Readers will find no surprise, but also no sense of regret either from Chuck Schumer’s defense of minority prerogative in Politico today when it comes to Supreme Court nominations. Skipping entirely over the machinations he and Harry Reid employed to keep Senate Republicans in the minority from having a say in appellate court nominations, Schumer argues that his Democrats are the only bulwark standing between Donald Trump and an independent judiciary. For that altruistic reason, Neil Gorsuch will need to get at least 60 Senators to agree to proceed to a confirmation:
Nominees to our nation’s highest court must demonstrate that they are mainstream and independent enough to earn the support of at least 60 senators from both parties. Both of President Obama’s nominees to the Supreme Court exceeded that level of support. The simple question we are asking is: Can President Trump’s nominee meet that same test? If the nominee fails to meet 60 votes, the answer isn’t to change the rules; it’s to change the nominee.
This is not unfair or obstructionist—this is the Senate doing its job by critically evaluating a nominee who will have immense impact on the lives of Americans. The most important factor in assessing a Supreme Court nominee in the time of the Trump administration is whether or not the potential justice will be an independent check on an executive who may act outside our nation’s laws and the Constitution. It remains to be seen if Judge Gorsuch is able to fulfill that important constitutional role.
What’s rather remarkable about this piece — it’s short and easy to read in full — is that it barely mentions Gorsuch himself, and makes no case that his confirmation is problematic. That makes some sense, given that Senate Democrats confirmed him to the appellate court by acclamation over a decade ago. That includes every current member of Senate Democratic leadership, including Schumer himself.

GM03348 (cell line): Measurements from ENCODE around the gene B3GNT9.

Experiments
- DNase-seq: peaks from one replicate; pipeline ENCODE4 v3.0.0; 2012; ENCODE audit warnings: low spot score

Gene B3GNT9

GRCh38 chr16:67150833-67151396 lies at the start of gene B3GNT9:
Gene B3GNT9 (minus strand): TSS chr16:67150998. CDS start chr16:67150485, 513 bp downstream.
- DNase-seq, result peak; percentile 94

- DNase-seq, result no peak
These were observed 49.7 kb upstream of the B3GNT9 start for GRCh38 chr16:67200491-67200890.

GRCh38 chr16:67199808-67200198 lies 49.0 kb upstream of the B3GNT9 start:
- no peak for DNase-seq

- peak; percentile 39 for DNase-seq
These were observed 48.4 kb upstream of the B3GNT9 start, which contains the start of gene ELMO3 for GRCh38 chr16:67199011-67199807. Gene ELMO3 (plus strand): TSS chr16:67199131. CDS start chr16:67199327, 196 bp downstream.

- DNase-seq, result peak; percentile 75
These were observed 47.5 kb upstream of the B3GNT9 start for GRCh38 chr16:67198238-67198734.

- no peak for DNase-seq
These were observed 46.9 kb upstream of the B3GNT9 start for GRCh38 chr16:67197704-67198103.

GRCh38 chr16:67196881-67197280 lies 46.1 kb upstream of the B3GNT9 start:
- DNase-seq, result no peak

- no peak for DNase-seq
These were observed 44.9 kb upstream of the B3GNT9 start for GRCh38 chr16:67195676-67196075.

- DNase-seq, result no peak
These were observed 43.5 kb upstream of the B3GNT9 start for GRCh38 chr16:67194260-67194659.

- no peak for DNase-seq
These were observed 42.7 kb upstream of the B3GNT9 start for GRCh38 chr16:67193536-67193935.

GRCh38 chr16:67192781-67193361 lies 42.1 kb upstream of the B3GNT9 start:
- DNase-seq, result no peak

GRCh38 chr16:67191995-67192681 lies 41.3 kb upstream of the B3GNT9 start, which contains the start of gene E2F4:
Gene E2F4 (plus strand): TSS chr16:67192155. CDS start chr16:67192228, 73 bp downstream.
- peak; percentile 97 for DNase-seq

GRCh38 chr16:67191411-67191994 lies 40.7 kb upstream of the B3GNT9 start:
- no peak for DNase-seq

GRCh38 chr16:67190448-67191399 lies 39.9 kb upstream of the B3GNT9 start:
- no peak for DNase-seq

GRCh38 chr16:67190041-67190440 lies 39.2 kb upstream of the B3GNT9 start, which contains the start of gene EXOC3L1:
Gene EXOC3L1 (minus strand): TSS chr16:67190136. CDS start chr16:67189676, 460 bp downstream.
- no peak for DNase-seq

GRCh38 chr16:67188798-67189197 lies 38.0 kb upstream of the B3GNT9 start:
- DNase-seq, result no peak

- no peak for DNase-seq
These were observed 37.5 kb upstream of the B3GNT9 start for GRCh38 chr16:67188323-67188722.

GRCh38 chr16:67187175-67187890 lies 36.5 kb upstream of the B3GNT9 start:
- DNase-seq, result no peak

Furthermore, Schumer’s essay contains exactly zero acknowledgement of the fact that his party put the 60-vote threshold on the chopping block with its own exercise of the nuclear option in late 2013. Schumer complains that Trump wants “to rewrite the Senate rules” for Republicans and “demanded” that Mitch McConnell “deploy the so-called nuclear option,” without even a note to point out that he and Harry Reid created the precedent to do so. In fact, the whole piece reads as if it’s Trump that’s getting confirmed, without a mention at all that his own party’s bare-knuckled tactics and especially Harry Reid’s character assassinations from the well of the Senate had nothing to do with Trump’s political emergence or their own exile into the political wilderness.
It’s an amazing example of projection. For those who have children, the entire article can be summed up thusly: “Mom, he hit me back!”
Meanwhile, a Yale law professor who identifies with the Stephen Breyer/Elana Kagan wing of the Supreme Court offers advice to Schumer et al in today’s Wall Street Journal. If Gorsuch really does need 60 votes, you’d better find a way to make sure he gets them:
Moderates could do a lot worse than Judge Neil Gorsuch—and we probably will if he isn’t confirmed. Donald Trump is clearly determined to nominate a judicial conservative to the Supreme Court. Elections have consequences, as Barack Obama once chided congressional Republicans. …
But among judicial conservatives, Judge Gorsuch is as good as it possibly gets. I have known him personally for more than a decade, since he was an attorney in the Justice Department. He is a brilliant mind, but more important he is a kind, sensitive and caring human being. Judge Gorsuch tries very hard to get the law right. He is not an ideologue, not the kind to always rule in favor of businesses or against the government. Instead, he follows the law as best as he can wherever it might lead. …
The sensible route for moderate Democrats is clear: They should cross the aisle and join Republicans to cut off a filibuster, allowing an up-or-down vote by a simple majority on Judge Gorsuch. That will prevent Republicans from invoking the “nuclear option” to change the Senate rules and abolish the filibuster for Supreme Court nominees. One way or another, Judge Gorsuch is going to be confirmed. The question is how much damage will be done to the country first.
Actually, the question is how much damage has already been done to the country by Senate Democrats, and whether they will ever own up to it. If McConnell changes the rules to allow for a simple majority to proceed to confirmation, he will only be following the precedent that Schumer, Reid, and every single Democrat in the Senate set first.